Speech

by NATO Secretary General, Jaap de Hoop Scheffer at the Munich Conference of Security Policy

  • 09 Feb. 2007 - 09 Feb. 2007
  • |
  • Last updated: 21 Aug. 2008 17:17

Munich and this conference is, at least for me, but I hope also for you, always a useful what I call reality check. Let me try to take you by the hand anticipating your reactions and look a bit forward with you to NATO's sixtieth anniversary which we'll celebrate in 2009. And let me, for 2009, state a few key objectives as I would see them and I would have them for NATO.

I'll start where Minister Jung left; I'll start in Afghanistan because Afghanistan and success in Afghanistan is of course of key importance for the positive answer to the question - can the Alliance deliver? So in 2009 I think we should see Afghanistan on the road to long term peace and stability with the back of the resistance broken, undoubtedly still with a substantial NATO military presence on the ground, but with also a better balance between the military and civilian aspects of stabilization. And I hope that in 2009 we would see even much more visible reconstruction and development as we do already see nowadays because we should resist I think the impression that between 2001 and 2007 as we speak nothing has been achieved in Afghanistan. A lot has been achieved and there is certainly no reason for doom and gloom.

But I would hope that at NATO's sixtieth birthday in 2009, we would see an Afghan government which is better able to take the country in its own hands because that is after all what we are there for. What does that mean? That means a better effort on the ground and a better organization by all of us. And I think the recent NATO ministerial meetings have shown that the Allies are focused. But if I say more effort, I should start by saying that the priority is definitely on deploying sufficient forces; and when I say sufficient forces, you know as well as I do, that this is not a matter of bringing divisions in. But, after having said that, I add that the tactical reserve manoeuvre battalions, attack helicopters, engineering units, would make a big difference.

We have made a lot of progress in this regard. If I compare the situation as we speak with Riga, there are about 5,000 soldiers plus in Afghanistan, mainly I must say, thanks to the contribution of the United States of America, but also other allies have stepped up to the plate. But if you would ask me - are you completely happy and satisfied? My answer would be not yet. Not yet. And I'm saying this because if you, quite rightly as Minister Jung did and as Chancellor Merkel did this morning, if you make the major point of the comprehensive approach realizing that the answer in Afghanistan at the end of the day will not be a military answer, but it will be reconstruction and development, you need the right forces to make that possible.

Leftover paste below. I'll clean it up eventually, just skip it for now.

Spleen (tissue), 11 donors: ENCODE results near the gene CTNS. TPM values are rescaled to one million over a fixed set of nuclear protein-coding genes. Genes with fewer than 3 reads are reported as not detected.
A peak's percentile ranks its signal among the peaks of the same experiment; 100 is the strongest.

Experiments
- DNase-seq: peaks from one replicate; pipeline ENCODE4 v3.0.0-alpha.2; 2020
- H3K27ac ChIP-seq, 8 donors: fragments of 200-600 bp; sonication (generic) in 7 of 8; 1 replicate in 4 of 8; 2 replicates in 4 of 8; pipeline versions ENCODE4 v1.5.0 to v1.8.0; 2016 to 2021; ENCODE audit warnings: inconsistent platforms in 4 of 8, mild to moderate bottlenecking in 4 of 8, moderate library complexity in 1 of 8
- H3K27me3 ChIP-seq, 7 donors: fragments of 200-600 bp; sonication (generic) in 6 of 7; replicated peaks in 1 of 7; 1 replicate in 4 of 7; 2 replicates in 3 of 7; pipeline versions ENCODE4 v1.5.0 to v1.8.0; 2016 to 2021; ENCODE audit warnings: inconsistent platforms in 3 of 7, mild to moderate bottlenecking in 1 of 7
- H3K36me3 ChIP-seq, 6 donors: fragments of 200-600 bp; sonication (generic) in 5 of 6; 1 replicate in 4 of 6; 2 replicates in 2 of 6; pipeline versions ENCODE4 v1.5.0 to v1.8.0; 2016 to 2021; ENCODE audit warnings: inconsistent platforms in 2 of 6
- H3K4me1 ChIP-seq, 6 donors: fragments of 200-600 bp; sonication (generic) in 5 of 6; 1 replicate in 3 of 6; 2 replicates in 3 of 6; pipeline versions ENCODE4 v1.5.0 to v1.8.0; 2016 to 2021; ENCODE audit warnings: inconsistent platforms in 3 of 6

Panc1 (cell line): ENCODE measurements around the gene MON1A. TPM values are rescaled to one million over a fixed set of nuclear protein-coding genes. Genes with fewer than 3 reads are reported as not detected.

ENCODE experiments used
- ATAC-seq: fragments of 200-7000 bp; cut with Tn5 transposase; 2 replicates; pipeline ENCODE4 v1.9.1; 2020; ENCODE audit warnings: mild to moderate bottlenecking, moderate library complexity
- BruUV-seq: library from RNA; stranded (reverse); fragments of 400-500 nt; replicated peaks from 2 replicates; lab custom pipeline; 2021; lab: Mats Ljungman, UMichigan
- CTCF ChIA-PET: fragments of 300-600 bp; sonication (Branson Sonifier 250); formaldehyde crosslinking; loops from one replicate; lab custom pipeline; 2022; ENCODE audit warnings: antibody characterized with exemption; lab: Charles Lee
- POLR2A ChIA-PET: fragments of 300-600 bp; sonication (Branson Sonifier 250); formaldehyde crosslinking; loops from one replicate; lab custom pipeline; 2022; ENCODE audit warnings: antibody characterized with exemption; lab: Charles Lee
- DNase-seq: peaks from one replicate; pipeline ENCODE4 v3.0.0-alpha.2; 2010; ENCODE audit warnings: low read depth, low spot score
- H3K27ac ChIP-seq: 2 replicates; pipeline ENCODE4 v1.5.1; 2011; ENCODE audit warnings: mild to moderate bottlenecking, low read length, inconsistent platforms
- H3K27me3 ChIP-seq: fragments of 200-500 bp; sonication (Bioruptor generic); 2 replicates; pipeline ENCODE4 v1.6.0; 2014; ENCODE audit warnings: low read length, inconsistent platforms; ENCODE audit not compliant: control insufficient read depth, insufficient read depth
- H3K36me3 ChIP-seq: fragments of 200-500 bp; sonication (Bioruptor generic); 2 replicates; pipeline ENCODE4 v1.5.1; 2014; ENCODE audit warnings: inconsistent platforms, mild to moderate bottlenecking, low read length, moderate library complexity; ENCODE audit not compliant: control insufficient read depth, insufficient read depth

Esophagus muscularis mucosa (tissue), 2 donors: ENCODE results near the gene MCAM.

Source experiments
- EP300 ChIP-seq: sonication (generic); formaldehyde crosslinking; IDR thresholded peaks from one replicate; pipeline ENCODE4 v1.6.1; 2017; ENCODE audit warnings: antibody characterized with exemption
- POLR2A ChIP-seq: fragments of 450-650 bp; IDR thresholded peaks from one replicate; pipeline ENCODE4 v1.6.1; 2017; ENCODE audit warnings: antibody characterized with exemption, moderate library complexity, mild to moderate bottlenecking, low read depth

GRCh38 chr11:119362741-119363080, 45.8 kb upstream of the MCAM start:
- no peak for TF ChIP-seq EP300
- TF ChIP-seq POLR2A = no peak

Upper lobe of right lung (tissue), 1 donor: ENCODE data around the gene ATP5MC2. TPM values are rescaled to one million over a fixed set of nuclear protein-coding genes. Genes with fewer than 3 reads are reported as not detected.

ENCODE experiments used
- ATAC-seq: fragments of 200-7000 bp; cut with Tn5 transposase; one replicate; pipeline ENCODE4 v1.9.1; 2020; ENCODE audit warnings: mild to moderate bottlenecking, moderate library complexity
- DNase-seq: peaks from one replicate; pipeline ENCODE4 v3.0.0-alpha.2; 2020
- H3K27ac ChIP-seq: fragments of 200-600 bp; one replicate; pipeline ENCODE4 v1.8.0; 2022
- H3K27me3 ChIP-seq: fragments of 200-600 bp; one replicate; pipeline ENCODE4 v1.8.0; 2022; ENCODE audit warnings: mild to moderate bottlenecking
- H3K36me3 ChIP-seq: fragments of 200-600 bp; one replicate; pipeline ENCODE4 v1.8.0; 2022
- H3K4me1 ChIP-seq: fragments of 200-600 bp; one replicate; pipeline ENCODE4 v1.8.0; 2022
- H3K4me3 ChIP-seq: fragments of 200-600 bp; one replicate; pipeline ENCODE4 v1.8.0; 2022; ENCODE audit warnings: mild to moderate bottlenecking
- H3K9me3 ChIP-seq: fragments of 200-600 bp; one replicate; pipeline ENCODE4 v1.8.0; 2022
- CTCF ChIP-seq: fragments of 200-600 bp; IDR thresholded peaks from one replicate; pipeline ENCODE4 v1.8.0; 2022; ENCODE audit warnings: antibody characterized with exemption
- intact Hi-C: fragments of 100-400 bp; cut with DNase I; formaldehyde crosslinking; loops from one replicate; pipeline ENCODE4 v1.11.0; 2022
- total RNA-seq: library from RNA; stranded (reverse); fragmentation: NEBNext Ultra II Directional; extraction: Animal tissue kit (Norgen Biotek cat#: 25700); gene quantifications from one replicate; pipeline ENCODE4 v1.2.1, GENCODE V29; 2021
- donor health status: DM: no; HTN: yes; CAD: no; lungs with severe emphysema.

In other words, the comprehensive approach - or a nice German expression – vernetzte Sicherheit - it's the same, need to be underpinned by substantial and sufficient forces and that is I think what also should be mentioned and I say this of course always twinned with the need for lifting the limitations, the so-called caveats on the current forces.

In 2009 ladies and gentleman, we should have fully implemented a training and equipment program for the Afghan National Army as we agreed at the Riga Summit. A lot has happened in this domain already by the United States and by many allies, but I think NATO, as an Alliance and we have agreed on this now, should make a much bigger effort in training and equipping the Afghan National Army. We had Afghan Defence Minister Wardak in Sevilla yesterday and we discussed this with him. We must make sure that that program is properly resourced and can support all echelons of the Afghan National Army. And I'm happy, because if I mention ANA I should mention Afghan National Police as well.  I'm very happy and I see Javier Solana sitting here in the front row, that the European Union is going to pay attention to the training of the Afghan National Police.

I think that you'll agree with me that Pakistan is vital to our success in Afghanistan. We have already close military-to-military relations with Pakistan. I see the new Supreme Allied Commander General Craddock and he does his bit, and the Commander ISAF does his bit, and the Afghan government does its bit, to have a substantial and serious military to military dialogue with Pakistan. I think it should now be teamed-up by a more intensive political dialogue. The Pakistani Prime Minister Aziz was discussing this with the North Atlantic Council only ten days ago and I think it is very important that we have a serious political dialogue with Pakistan because, as I said in my press conference with the Pakistani Prime Minister, we should all do more. We should all do more to find a solution for the problem posed by the border, because if we do not solve that problem, and I say -we again is Pakistan, is NATO, is Afghanistan - then we'll not do the job as I think we should do in Afghanistan. And I think in this regard, public rhetoric is unhelpful. Pakistan is important.